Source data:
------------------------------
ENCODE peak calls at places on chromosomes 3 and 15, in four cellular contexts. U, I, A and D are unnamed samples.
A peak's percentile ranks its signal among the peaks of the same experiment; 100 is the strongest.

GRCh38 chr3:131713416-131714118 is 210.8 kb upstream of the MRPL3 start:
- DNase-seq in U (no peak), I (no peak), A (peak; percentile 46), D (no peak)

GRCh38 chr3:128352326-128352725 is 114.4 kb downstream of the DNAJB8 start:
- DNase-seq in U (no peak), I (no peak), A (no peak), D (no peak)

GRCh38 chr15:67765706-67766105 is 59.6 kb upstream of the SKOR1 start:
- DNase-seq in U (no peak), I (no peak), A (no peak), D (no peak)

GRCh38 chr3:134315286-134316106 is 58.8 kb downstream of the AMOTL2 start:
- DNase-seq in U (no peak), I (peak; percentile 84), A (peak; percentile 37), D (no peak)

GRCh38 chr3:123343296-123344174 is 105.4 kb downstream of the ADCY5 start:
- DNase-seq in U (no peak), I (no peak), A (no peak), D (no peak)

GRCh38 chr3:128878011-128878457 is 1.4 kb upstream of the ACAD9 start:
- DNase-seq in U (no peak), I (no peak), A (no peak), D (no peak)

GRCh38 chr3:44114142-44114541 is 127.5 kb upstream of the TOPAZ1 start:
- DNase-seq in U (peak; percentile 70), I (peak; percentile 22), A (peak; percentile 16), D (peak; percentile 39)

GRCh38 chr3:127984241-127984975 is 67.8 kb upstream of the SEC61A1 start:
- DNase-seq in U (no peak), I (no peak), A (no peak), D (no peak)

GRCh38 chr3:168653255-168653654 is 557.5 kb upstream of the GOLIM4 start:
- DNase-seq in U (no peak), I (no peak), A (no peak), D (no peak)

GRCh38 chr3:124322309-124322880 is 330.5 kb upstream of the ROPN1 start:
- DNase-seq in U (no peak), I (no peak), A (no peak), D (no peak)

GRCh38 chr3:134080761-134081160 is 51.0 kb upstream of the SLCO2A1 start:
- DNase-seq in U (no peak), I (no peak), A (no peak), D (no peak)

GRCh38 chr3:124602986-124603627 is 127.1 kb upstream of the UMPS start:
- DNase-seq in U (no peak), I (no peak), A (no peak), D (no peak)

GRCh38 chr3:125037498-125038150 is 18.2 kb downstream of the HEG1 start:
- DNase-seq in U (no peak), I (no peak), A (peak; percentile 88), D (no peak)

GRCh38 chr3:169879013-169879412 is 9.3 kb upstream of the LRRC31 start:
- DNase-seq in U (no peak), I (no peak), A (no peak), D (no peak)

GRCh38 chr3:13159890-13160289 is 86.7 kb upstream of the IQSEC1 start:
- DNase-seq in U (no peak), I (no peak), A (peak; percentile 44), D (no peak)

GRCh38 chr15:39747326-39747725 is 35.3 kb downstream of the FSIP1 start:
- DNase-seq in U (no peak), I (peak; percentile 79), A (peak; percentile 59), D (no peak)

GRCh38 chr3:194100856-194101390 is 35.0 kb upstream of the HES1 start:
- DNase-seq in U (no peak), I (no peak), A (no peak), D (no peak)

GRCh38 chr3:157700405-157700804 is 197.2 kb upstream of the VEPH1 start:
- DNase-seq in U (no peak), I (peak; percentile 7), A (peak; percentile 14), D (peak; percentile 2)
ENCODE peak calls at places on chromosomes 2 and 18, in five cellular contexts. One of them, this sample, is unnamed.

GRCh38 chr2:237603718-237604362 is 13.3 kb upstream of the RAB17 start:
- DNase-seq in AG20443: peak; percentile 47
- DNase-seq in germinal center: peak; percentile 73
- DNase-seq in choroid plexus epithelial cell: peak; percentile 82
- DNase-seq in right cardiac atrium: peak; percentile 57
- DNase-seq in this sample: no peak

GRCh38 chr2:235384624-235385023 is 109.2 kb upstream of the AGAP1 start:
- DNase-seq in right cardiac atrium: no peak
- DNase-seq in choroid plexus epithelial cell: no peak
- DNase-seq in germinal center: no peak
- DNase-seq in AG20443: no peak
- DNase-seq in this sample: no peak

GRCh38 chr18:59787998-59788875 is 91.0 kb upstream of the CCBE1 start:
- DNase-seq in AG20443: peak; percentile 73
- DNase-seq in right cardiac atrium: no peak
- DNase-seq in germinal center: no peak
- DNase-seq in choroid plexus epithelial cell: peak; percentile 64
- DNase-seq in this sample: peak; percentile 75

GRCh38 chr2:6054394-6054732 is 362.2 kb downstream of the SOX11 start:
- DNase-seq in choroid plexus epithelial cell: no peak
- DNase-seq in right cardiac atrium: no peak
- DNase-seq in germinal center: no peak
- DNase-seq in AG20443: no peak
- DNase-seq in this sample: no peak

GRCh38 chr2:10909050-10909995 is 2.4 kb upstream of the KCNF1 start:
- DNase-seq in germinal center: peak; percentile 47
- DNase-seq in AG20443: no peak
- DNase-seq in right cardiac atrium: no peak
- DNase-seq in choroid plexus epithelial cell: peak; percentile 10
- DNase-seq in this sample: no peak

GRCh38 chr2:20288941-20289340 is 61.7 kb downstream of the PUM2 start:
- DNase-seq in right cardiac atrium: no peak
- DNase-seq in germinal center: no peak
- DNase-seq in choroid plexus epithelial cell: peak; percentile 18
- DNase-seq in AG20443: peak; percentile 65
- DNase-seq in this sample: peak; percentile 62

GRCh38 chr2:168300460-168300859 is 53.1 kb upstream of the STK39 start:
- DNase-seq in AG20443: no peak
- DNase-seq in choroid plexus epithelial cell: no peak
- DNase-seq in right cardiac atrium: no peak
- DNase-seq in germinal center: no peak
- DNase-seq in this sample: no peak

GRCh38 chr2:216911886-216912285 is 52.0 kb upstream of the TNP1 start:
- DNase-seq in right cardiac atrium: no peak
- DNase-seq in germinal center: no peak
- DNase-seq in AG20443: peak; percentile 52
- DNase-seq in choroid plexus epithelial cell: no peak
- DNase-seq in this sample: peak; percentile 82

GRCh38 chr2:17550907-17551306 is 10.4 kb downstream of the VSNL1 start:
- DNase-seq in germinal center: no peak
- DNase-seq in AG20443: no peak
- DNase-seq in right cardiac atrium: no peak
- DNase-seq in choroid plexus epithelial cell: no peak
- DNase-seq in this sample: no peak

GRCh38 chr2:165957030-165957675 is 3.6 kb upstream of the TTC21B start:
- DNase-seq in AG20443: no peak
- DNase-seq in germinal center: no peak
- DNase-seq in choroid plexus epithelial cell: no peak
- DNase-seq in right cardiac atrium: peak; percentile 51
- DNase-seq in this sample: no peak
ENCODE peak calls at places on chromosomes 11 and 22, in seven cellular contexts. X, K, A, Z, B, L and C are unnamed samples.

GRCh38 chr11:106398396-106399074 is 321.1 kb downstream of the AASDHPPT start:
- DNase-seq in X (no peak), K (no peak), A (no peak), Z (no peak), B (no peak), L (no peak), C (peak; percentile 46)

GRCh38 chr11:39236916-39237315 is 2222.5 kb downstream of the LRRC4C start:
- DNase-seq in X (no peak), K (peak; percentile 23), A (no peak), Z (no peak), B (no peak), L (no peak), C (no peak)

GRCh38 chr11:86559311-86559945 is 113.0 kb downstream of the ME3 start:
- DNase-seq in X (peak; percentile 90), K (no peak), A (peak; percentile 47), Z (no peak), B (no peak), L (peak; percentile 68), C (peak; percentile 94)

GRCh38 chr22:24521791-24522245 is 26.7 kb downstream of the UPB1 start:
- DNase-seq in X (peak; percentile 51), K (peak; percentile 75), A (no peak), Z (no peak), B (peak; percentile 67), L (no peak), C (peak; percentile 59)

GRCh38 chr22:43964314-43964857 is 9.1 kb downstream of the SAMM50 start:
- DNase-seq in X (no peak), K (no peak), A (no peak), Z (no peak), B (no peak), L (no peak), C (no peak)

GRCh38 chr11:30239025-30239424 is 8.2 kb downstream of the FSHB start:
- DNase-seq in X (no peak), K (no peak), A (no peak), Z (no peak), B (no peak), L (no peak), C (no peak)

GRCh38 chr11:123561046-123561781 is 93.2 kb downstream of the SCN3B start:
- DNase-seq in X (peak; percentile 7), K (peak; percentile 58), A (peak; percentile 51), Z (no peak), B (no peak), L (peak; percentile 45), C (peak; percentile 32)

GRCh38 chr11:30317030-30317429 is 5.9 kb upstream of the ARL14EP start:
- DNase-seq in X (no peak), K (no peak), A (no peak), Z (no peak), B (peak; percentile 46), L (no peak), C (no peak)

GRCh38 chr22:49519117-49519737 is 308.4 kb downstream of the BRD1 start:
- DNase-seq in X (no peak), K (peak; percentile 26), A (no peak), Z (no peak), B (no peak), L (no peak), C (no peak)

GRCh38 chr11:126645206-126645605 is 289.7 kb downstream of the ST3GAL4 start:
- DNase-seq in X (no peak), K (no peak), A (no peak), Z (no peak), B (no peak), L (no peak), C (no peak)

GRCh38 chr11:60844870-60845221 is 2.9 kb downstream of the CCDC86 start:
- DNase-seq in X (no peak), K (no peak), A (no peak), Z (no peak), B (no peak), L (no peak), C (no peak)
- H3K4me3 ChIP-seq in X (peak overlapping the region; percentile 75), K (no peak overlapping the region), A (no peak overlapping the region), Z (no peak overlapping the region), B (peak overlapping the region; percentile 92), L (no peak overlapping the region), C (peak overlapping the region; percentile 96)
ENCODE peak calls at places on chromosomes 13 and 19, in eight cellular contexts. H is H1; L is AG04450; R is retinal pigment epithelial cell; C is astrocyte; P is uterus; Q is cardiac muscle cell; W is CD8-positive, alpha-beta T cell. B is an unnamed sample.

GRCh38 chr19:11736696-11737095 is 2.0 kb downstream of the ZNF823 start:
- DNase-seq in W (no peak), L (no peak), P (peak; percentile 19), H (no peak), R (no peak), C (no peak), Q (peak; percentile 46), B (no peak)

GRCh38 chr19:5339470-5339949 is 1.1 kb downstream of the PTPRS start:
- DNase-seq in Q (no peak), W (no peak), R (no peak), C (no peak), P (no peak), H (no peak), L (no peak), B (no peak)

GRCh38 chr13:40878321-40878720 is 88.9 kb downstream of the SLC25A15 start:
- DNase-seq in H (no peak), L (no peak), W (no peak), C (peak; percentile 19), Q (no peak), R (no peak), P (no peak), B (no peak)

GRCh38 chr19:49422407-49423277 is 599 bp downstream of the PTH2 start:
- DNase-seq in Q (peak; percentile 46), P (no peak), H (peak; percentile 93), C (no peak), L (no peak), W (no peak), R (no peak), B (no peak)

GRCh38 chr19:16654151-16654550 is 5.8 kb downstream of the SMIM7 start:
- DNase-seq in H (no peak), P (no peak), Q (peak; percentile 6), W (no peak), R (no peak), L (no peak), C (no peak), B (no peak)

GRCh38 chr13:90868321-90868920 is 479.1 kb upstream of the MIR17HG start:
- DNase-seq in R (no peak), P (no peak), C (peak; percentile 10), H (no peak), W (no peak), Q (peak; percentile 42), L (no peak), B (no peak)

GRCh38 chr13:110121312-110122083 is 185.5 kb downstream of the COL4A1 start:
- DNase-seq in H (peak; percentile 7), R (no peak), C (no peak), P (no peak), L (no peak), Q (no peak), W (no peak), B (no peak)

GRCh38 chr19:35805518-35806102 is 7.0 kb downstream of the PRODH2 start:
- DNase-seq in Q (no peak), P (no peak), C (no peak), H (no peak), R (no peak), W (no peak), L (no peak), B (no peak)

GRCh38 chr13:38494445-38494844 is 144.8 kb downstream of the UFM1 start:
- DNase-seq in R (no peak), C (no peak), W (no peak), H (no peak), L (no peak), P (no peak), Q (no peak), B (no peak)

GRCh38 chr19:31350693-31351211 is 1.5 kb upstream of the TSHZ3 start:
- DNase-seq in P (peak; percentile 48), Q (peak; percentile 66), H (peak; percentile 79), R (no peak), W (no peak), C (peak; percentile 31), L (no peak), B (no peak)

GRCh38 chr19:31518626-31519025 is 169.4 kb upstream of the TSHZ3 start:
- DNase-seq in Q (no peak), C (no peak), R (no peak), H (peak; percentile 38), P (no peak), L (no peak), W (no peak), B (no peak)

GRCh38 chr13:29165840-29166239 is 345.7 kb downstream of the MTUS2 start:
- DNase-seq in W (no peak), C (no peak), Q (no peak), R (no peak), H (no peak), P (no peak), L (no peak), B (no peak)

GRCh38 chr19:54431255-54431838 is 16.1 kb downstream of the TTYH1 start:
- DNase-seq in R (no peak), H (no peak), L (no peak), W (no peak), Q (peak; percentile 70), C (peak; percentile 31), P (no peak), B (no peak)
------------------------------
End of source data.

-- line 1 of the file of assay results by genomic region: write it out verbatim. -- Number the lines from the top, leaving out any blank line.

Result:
ENCODE peak calls at places on chromosomes 3 and 15, in four cellular contexts. U, I, A and D are unnamed samples.